Maechler group publishes review on the role of beta-cell mitochondrial carriers and diabetes

The Maechler group recently published a review article in Biochim. Biophys. Acta BBA Molecular Cell Research entitled “Beta-cell mitochondrial carriers and the diabetogenic stress response” (Brun, T. and Maechler, P.). This review describes the last advances regarding the role of mitochondrial carriers in beta-cells and their selective changes in response to glucolipotoxic conditions that participate to the development of type 2 diabetes. This is part of a Special Issue entitled: "Mitochondrial Channels" edited by Professor Jean-Claude Martinou.

PHYM Figure_BBAMRC-17827_2016.jpg

Abstract: In pancreatic ß-cells, mitochondrial carriers play a central role in the coupling of glucose metabolism with the exocytotic machinery. Mitochondria translate glucose levels into signals controlling the rate of insulin exocytosis. This requires transport of molecules in and out of the mitochondria. In conditions of pre-diabetes, chronic elevation of circulating free fatty acids and frequent episodes of hyperglycemia promote alterations of the ß-cell, potentially leading to ß-cell death. In this review, the Maechler group discuss the importance of the transfer of metabolites (pyruvate, citrate, malate, and glutamate) and nucleotides (ATP, NADH, NADPH) for ß-cell function and dysfunction. The molecular identification of mitochondrial carriers and their respective contribution to ß-cell function have been uncovered only recently. Recent reports by the Maechler group have shown that glucolipotoxicity induces early changes in the expression of mitochondrial components, in particular of metabolite carriers. Upon glucotoxic conditions, up-regulation of a selection of mitochondrial carriers (CIC, GC1, UCP2, AGC2 and DIC), which favor export of metabolites out of the mitochondria, may lower the catabolic pressure of glucose on mitochondrial oxidative activity, suggesting a mitohormetic response. Recent advances in the characterization of mitochondrial carriers may pave the way for new treatments of type 2 diabetes, targeting mitochondrial function.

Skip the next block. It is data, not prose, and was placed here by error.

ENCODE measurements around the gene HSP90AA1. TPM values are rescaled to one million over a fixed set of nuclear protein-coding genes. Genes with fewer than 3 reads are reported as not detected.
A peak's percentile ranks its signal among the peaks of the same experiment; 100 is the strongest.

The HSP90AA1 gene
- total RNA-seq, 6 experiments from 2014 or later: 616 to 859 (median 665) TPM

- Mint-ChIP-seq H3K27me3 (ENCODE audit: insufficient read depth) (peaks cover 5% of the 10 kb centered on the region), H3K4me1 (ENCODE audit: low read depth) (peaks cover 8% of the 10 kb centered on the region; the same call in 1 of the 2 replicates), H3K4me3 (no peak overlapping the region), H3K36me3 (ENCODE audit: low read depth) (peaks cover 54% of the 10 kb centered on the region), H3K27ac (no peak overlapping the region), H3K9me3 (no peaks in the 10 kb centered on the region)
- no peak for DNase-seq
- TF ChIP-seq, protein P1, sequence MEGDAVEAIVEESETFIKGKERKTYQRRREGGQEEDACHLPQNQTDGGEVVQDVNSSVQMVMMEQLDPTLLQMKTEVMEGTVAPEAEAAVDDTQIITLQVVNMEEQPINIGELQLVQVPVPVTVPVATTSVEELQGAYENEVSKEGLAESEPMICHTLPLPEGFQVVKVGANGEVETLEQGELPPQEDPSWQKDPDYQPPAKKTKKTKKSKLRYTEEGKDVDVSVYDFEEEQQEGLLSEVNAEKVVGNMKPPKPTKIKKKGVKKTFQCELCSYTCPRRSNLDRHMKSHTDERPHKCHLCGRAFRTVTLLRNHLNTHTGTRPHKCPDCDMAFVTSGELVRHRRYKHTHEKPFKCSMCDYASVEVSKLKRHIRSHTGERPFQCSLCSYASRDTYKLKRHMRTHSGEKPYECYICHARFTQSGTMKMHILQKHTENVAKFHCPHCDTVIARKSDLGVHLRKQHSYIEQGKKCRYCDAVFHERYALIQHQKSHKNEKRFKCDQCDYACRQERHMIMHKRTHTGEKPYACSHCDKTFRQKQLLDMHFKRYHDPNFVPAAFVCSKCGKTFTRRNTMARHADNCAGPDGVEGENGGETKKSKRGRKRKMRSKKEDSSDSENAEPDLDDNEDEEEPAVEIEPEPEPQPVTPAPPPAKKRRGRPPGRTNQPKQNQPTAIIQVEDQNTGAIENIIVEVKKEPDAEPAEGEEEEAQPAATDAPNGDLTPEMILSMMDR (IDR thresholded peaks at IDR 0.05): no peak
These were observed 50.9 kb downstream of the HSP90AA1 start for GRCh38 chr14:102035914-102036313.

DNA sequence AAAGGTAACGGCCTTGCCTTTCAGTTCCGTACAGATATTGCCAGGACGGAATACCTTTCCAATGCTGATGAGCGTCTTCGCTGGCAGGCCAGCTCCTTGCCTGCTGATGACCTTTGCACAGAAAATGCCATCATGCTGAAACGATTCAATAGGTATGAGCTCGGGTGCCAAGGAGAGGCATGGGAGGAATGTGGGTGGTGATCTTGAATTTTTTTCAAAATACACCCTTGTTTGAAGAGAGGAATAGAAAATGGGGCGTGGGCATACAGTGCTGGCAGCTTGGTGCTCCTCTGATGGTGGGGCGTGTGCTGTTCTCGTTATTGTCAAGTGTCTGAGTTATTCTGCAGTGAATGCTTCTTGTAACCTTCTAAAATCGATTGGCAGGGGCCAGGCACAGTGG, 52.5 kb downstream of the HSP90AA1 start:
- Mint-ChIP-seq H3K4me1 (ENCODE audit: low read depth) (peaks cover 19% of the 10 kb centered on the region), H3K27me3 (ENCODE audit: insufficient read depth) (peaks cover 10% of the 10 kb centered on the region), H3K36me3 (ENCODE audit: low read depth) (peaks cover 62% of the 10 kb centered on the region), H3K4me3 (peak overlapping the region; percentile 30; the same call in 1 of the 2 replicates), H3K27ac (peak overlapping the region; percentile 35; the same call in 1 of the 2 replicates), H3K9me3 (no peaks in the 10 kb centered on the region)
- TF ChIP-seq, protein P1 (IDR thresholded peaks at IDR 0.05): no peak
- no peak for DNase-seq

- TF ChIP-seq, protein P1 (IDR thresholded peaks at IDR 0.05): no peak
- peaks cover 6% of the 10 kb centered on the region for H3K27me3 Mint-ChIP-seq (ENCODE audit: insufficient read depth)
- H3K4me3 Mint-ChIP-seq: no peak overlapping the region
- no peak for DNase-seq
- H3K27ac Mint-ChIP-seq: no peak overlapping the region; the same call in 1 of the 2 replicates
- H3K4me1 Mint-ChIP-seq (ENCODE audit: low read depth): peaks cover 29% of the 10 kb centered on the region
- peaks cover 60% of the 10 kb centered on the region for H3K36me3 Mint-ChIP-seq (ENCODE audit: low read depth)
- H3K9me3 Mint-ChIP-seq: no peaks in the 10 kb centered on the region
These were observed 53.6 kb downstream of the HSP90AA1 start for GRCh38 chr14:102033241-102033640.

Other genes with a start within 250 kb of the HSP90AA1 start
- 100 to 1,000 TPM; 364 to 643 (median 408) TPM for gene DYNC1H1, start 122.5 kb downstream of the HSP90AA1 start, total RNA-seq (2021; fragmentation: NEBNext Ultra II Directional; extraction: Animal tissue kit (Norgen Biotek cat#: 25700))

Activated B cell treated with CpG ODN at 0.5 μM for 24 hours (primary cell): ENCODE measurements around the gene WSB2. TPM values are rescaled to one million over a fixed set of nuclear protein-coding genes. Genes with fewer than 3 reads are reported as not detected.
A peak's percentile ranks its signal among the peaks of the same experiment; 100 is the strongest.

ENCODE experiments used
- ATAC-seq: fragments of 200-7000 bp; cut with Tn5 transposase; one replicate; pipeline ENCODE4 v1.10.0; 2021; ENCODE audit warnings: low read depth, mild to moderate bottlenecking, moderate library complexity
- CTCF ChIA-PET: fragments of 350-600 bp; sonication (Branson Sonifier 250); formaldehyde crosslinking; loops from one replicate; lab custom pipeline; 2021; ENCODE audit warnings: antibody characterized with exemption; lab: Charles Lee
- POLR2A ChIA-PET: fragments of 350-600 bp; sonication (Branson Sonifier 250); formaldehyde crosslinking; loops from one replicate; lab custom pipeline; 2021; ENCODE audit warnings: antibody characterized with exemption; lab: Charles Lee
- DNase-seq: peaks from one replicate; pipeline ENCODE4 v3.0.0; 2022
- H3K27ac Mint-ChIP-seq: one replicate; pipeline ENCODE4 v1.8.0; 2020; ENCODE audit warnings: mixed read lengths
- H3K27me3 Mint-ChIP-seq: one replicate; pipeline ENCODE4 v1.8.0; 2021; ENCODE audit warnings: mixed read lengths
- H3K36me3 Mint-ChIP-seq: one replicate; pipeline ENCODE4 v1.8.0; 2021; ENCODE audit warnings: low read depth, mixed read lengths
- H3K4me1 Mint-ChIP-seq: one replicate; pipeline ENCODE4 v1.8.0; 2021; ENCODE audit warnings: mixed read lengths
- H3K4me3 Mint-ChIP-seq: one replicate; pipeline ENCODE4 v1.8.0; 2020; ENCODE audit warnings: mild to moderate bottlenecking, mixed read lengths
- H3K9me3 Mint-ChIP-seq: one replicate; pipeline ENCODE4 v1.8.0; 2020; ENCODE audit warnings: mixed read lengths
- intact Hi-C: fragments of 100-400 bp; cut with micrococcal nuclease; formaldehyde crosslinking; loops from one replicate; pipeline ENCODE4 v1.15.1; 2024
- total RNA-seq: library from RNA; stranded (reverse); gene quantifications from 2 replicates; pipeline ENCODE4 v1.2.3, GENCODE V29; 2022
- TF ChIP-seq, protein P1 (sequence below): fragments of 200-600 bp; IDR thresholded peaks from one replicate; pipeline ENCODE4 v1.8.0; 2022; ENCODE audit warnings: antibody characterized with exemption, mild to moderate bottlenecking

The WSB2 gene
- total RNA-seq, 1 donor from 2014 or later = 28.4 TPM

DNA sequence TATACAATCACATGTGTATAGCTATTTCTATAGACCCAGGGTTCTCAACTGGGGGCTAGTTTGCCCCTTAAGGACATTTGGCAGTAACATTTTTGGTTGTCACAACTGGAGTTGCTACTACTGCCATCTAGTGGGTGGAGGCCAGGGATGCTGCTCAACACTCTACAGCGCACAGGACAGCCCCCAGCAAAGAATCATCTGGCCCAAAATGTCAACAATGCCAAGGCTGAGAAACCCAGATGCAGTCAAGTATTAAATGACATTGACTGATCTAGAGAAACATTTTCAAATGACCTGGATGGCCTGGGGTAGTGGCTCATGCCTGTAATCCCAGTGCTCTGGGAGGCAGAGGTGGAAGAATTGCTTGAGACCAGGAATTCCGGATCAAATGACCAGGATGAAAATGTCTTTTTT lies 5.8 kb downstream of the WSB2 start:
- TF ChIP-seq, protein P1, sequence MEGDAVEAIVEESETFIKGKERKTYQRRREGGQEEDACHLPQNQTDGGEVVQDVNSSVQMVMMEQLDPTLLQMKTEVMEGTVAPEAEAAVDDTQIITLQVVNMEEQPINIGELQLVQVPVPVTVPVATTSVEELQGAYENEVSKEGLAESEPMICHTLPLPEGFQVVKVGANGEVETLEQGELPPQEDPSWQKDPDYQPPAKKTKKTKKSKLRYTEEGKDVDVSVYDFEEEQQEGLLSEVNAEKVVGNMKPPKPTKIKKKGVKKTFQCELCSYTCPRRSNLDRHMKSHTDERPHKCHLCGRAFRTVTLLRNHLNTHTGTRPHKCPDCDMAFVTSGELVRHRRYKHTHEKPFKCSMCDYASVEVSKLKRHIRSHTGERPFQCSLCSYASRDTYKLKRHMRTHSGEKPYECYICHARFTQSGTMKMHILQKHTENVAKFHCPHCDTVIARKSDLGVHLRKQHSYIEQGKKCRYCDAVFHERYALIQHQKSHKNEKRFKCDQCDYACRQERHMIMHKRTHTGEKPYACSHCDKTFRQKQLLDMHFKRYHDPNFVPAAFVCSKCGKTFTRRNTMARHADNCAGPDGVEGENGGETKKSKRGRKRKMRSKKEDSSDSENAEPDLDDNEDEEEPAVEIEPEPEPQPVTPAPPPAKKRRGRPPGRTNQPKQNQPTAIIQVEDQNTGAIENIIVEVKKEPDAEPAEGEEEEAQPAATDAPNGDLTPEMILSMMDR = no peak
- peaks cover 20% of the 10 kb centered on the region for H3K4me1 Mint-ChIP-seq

Figure: The pyruvate/citrate shuttle and its adaptation to glucotoxicity. In glucotoxic conditions, upregulation of the carrier DIC favours export of malate, promoting export of citrate and the provision of cytosolic acetyl-CoA and NADPH. These are substrates for de novo fatty acid synthesis and ROS, potentially harmful for ß-cell function.

For more information please contact Thierry Brun or Pierre Maechler


















Posted by: T. Brun, P. Nunes

25 April 2016
  PHYM News